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Pure Green vs. Hybrid

Discussion in 'Panfish Discussions' started by Saildog, Aug 26, 2005.

  1. Is there a reliable way to tell if a green sunfish is purebred vs. a hybrid green sunfish/bluegill cross?

    I was fishing a friend's pond yesterday evening. He has a real mixed-bag of bluegills and various sunfish in there. Caught several well over 8", but the biggest I caught was a very thick 9-1/2" greenie with a mouth you'd have no trouble fitting a quarter in. It was a real blast on my 3wt flyrod...fought like a smallmouth bass.

    After I put the fish back, I began to wonder how you would know if it's a hybrid. Of course I didn't take the camera...
     
  2. Darwin

    Darwin If your gonna be a bear..

    This is a Hybrid bluegill/green sunfish that my son is holding;
    [​IMG]
    It is not the best picture but it is the ony one I have at this time.
    The hybrid has a bigger mouth than the bluegill but not as big a a green. Also, with the ones I stocked, the hybrids have a lot of the same type's of colorings that a blugill will have. I think the hybrid fight better than either the bluegill or the green sunfish as well.
    I know there are more ways to tell the difference, I will look it up and post with that info.
     

  3. The Hybrids I've seen look like bluegill in shape and have a dark coloring. The green sunfish are green and are shaped like a cappie. The green sunfish have a significantly larger mouth than a bluegill or hybrid. I'd say the mouth might be the distinguishing feature of a green sunfish, other than being green in color.
     
  4. littleking

    littleking Crossing Lines LIKE A PRO

    what is this then?
     

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  5. bronzebackyac

    bronzebackyac Crick Smallie Fisherman

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    That looks like a reg. gill to me.
     
  6. flathunter

    flathunter Mellons mentor

    green sunfish tend to be long and not ar ound as a bluegill, and have a bigger mouth.
     
  7. big_fish

    big_fish the fish whisperer

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    I don't know it looks like a fish to me lol big_fish :D
     
  8. Greens shaped like a crappie?????????????
    They can cross back and for so much sometimes it is hard to tell when you have a mix population of sunfish.

    LittleKing- looks like a hybrid, hard to tell in that pic.
     
  9. If you want to get a correct description of the distinguishing characteristic's of the various panfish, contact Master Angler. He posted some very infora=mative information last year.
     
  10. Go to your local library and check out Fishes of Ohio. If they have it, check out Fishes of Tennessee instead, which does a better job at treating and identifying various sunfish Hybrids. Fin rays, fin spines are your most acceptable way to distinguish. Color is secondary, but in sunfish species (Lepomis spp.) breast color and fin margin color along with operculum (gill cover) color are usually quite reliable.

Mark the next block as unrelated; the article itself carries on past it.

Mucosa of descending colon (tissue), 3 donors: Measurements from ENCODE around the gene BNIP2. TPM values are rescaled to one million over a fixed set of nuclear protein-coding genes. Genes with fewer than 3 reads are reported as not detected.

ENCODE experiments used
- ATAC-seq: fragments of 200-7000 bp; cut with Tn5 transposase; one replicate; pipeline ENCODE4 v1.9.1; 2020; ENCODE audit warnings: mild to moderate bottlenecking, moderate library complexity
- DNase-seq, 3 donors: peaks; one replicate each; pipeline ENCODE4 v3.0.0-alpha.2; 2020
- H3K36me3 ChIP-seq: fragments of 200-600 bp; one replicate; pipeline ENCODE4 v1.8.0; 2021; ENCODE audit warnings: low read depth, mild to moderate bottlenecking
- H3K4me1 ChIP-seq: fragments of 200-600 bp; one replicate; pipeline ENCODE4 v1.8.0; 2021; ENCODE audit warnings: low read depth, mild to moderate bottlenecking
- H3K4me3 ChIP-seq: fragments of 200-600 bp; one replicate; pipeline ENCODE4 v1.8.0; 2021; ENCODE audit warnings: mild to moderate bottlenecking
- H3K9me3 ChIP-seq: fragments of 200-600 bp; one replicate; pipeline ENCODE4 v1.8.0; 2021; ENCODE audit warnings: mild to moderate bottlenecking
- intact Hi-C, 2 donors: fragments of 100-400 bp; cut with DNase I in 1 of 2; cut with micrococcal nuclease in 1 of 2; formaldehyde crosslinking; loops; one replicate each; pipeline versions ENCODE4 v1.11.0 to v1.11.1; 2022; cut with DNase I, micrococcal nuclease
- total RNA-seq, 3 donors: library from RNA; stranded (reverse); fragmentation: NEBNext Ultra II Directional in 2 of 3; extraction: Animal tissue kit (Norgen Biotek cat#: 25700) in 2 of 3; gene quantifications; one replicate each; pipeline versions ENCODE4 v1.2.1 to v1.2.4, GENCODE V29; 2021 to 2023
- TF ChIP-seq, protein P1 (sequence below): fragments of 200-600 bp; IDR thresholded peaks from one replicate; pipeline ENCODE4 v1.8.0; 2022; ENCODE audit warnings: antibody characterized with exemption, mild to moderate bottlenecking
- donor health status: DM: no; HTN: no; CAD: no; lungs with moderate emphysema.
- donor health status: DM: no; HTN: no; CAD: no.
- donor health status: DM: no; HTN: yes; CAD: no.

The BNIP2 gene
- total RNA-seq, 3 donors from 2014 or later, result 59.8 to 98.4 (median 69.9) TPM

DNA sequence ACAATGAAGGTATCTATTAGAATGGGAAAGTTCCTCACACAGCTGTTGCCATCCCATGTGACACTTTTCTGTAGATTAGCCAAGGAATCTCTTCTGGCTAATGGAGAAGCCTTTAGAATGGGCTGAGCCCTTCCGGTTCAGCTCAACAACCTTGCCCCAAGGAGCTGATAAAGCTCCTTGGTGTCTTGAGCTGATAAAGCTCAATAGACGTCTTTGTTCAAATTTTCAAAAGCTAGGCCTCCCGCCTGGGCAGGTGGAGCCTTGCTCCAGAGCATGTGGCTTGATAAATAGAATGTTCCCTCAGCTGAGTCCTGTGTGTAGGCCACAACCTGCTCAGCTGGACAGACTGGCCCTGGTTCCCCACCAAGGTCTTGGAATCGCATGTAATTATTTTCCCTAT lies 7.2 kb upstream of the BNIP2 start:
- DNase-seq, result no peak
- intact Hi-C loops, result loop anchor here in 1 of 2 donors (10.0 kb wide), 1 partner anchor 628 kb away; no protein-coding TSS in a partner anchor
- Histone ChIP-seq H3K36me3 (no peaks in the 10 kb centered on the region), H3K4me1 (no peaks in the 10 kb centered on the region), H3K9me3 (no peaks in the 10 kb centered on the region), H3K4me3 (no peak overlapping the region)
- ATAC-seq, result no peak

11. CoolWater

    CoolWater Multi-Species Fanatic

    It's tough to tell many of the gills and sunfish because they intermix so easily... add in redears, pumpkinseed, long ear, to name a few. I study these religiously for my multi species quest (catching as many species as i can). If it has the bigger mouth, robust shaped body, electric blue coloring around the mouth.... make it easy on yourself and call it a Green Sunfish. ;)

    If you want to see some examples of Ohio caught panfish and specifically a Bluegill vs. a Green Sunfish... go to my site the "Trophy Room & More" page... can see a Green Sunfish/Bluegill/Pumpkinseed... amongst others.
     
  12. I LOVE your site. I went on it to check it out, and to see the ID'ing, and I can say I am QUITE impressed. Where did you get the Spottail shiner at? I've caught quite a few logperch myself on hook and line that run 4+. There are a couple other logperch species that get even bigger that people fish for with hook and line and used to eat in Tennessee and Virginia. My biggest non-game catch of the year was a 4 inch Striped Shiner. They blow up on a small spinner or rebel craw. I also caught quite a few creek chubs on flies this year. If you have pictures and info of your sucker species I could give you some ID's.

    My best day this summer multispecies fishing was Green Sunfish, Longear Sunfish, Smallmouth Bass, Coosa Bass, Striped Shiner, Rock Bass, and almost hooked up with many Northern Studfish all in one day in one stream.
     
  13. CoolWater

    CoolWater Multi-Species Fanatic

    Glad you liked the site- hope you signed the guestbook. I got the spot tail shiner in the middle of Lake Erie perch fishing. As for the suckers, chubs, etc etc... I've just been too lazy to get started with getting them posted. I will certainly email you a few of them if i get stuck. What is a Coosa Bass? and studfish? Are you talking about a multi species day in Ohio? just curious...
     
  14. That's a green sunfish. A pretty nice one too. You see the yellow around the fins, especially around the anal fins. And by the way watch out for a green sunfish's anal fin, they'll stick you good.
     
  15. Cool, Lake Erie was the only place I've ever seen spottails too. I just wouldnt think of them on hook and line. I've had big spotfins and steelcolor shiners nip at bait before. I live in Middle Tennessee now. Coosa bass is another Micropterus species that was stocked in a couple rivers up by me but is a Coosa River (GA) endemic species. A Northern Studfish is a killifish species, really agressive and will chase anything.